Skuas comprise five species of sea birds in the family Stercorariidae, order Charadriiformes. These birds breed on the coastal tundra and barrens of the Arctic and Antarctic, and winter at sea and in coastal waters.
Skuas are gull-like in many respects, with long, pointed wings, short legs, and webbed feet. However, skuas have a strongly hooked beak, elongated central tail feathers, and a generally dark coloration, although some birds are of a lighter-colored phase. Skuas also display a very different behavior from gulls. Skuas are swift, strong, and maneuverable fliers. They are predators of small mammals, eggs and the young of birds and fish, and they also eat carrion when available. Skuas are kleptoparasites—piratical feeders that rob other birds of their prey. For example, skuas may aerially harass gulls until they drop or disgorge fish that they have caught, which is then nimbly retrieved and eaten by the skua.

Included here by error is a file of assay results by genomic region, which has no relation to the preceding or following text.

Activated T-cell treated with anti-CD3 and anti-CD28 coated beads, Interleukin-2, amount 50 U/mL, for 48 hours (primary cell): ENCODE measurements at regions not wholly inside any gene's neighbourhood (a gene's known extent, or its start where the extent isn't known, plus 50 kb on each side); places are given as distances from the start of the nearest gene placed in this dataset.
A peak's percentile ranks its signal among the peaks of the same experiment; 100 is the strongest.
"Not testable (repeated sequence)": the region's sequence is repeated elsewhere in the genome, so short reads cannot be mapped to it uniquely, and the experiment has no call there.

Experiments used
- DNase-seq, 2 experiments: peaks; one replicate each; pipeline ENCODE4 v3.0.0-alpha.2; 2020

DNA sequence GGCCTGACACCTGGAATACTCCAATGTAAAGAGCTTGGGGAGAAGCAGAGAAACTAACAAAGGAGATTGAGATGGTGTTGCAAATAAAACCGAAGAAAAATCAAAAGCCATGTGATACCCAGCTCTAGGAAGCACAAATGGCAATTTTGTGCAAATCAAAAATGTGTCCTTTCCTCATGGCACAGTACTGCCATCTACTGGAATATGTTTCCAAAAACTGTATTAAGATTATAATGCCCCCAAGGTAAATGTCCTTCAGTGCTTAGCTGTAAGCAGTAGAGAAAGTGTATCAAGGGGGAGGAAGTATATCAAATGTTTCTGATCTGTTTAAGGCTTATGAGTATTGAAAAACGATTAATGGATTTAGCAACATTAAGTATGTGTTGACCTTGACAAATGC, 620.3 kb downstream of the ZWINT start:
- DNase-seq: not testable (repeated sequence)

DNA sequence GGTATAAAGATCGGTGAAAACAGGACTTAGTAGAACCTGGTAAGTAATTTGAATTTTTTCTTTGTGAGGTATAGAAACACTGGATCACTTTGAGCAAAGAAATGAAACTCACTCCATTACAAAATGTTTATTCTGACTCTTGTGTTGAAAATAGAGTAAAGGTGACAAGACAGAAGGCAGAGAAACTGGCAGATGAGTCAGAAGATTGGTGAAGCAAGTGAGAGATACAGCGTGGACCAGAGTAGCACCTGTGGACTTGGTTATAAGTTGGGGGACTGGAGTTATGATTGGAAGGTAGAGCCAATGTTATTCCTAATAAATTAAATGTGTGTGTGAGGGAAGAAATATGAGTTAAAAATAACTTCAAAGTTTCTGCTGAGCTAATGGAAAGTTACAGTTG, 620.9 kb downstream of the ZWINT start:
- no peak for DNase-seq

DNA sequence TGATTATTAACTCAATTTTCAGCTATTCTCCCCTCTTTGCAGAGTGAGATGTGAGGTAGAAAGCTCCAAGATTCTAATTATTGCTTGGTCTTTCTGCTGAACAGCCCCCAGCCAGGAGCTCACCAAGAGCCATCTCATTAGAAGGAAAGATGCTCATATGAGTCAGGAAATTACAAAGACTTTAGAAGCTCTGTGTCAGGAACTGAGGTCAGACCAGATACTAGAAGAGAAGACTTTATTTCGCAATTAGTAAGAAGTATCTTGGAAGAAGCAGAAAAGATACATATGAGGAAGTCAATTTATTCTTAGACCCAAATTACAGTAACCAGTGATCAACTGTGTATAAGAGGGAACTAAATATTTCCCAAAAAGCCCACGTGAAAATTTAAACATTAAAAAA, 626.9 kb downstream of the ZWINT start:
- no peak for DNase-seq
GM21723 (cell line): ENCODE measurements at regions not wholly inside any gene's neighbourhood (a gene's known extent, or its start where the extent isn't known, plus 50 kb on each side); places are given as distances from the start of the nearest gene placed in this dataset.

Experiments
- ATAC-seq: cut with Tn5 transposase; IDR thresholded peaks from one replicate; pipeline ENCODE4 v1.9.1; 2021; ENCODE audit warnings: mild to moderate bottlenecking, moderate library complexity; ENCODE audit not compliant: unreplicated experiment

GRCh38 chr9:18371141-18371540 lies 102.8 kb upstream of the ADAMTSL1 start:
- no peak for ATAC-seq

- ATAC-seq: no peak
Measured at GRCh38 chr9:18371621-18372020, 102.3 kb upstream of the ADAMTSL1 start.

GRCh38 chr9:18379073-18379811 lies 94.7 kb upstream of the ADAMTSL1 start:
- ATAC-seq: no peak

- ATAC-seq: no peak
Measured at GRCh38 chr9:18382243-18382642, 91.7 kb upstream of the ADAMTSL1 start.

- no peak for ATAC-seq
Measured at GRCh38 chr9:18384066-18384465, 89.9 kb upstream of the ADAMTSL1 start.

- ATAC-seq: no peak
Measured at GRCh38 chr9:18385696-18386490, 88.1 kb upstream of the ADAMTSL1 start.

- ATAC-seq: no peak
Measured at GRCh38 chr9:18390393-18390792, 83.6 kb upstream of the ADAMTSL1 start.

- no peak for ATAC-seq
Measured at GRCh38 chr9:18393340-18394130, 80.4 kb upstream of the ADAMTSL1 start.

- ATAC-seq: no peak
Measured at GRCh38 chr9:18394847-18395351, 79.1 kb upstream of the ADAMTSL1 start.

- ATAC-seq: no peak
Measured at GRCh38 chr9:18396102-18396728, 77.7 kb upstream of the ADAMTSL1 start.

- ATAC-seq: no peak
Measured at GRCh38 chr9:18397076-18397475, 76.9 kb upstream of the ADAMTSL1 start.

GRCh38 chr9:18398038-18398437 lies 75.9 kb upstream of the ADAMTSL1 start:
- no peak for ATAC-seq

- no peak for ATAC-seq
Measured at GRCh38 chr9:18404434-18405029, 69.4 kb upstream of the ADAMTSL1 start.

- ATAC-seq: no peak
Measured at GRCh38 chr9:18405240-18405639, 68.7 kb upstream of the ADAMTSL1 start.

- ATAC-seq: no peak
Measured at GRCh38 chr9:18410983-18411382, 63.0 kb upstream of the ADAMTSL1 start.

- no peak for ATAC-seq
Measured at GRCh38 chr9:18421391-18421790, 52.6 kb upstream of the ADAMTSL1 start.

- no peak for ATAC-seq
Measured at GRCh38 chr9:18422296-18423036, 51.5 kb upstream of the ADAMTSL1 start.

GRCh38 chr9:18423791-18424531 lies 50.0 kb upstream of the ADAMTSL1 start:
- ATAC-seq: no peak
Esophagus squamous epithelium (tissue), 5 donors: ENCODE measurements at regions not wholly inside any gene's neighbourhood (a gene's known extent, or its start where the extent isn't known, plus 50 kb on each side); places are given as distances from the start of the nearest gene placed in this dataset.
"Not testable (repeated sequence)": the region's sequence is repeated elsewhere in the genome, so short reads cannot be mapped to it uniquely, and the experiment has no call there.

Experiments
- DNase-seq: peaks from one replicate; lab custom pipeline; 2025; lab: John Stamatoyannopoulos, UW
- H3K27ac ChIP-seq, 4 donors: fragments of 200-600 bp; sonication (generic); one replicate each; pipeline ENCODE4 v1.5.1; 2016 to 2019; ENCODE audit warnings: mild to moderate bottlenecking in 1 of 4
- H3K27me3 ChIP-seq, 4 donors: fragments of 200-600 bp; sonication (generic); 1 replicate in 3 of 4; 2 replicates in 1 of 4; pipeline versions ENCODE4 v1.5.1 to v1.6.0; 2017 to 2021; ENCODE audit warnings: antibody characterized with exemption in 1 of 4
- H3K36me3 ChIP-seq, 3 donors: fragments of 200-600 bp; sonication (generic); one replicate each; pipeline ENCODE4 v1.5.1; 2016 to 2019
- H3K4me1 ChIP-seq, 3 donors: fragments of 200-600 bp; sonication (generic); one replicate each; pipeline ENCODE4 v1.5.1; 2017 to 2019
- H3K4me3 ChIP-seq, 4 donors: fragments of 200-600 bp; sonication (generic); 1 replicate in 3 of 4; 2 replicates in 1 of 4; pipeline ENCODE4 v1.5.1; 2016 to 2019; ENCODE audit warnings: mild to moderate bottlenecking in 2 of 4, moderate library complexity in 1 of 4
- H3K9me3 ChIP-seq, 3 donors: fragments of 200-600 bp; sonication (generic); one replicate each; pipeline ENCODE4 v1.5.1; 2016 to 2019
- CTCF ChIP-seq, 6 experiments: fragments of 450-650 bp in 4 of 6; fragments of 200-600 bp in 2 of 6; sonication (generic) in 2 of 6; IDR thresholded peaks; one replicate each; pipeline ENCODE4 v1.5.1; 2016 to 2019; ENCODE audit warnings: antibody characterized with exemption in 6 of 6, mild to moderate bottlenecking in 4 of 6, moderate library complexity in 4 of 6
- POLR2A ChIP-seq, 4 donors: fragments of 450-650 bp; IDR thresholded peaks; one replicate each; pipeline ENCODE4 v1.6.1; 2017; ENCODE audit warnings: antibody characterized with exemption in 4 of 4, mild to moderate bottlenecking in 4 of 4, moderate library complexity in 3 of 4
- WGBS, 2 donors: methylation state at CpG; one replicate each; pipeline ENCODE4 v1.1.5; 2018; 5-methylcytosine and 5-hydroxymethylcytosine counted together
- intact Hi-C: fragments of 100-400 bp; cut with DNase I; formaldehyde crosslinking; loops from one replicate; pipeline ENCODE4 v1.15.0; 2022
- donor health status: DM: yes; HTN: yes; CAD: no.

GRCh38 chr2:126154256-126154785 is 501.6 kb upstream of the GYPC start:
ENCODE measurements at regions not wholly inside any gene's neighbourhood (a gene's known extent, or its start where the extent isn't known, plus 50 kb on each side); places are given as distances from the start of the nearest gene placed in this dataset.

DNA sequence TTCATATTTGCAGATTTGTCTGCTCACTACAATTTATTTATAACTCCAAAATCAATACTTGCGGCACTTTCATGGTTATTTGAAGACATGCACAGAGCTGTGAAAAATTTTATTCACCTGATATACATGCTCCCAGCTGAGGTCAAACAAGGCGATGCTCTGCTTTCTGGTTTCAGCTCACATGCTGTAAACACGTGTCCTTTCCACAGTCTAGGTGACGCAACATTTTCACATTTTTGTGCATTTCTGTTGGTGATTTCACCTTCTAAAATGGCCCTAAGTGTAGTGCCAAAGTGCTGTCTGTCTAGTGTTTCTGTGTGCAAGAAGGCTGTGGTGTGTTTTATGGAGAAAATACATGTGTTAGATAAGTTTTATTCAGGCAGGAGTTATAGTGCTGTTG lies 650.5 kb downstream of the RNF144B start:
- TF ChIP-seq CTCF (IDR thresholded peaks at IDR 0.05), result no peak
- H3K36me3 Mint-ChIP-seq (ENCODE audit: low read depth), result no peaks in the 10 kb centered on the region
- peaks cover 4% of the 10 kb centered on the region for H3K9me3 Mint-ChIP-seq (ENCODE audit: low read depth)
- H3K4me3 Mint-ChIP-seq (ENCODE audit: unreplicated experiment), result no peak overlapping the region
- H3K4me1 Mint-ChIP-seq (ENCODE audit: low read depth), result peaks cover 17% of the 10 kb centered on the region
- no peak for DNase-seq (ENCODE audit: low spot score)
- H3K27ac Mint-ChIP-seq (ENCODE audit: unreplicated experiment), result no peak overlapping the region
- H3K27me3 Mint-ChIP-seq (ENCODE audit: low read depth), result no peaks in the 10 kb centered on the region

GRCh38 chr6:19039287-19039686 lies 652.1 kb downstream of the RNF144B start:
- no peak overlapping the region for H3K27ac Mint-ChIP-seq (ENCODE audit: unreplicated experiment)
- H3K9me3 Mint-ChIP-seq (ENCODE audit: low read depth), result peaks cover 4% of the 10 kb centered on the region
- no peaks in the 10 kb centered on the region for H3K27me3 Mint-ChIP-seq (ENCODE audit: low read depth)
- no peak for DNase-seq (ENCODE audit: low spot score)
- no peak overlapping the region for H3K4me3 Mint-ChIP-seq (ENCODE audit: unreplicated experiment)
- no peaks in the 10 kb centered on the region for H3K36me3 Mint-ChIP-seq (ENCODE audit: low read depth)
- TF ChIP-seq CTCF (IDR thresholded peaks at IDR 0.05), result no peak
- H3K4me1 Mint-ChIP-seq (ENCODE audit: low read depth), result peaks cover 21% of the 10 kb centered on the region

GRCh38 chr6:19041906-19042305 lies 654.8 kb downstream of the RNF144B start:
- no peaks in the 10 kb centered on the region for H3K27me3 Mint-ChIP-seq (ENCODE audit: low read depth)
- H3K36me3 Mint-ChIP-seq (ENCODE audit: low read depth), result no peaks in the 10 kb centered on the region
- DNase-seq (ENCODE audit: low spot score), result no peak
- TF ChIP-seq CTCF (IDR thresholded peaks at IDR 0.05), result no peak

Although not necessarily common, all five species of skua are widespread in northern regions of both North America and Eurasia. The great skua (Catharacta skua) is a large, brown sea bird that breeds on various islands of the North Atlantic, on Antarctica, and in sub-antarctic regions. The south polar skua (C. maccormicki) is similar in size and shape to the great skua. This species only breeds on Antarctica and on a few sub-antarctic islands such as the South Shetlands, although it wanders widely in the oceans of the Northern Hemisphere during its non-breeding season.
The other three species of skuas are usually called jaegers in North America. All three species have Holarctic distributions, meaning that they breed in northern regions of both Eurasia and North America. The pomarine jaeger (Stercorarius pomarinus) is the most robust of the jaegers, while the parasitic jaeger (S. parasiticus) is somewhat smaller and more widespread. The long-tailed jaeger (S. longicaudus) is the smallest and least uncommon species, breeding as far north as the limit of land on Ellesmere Island and Greenland.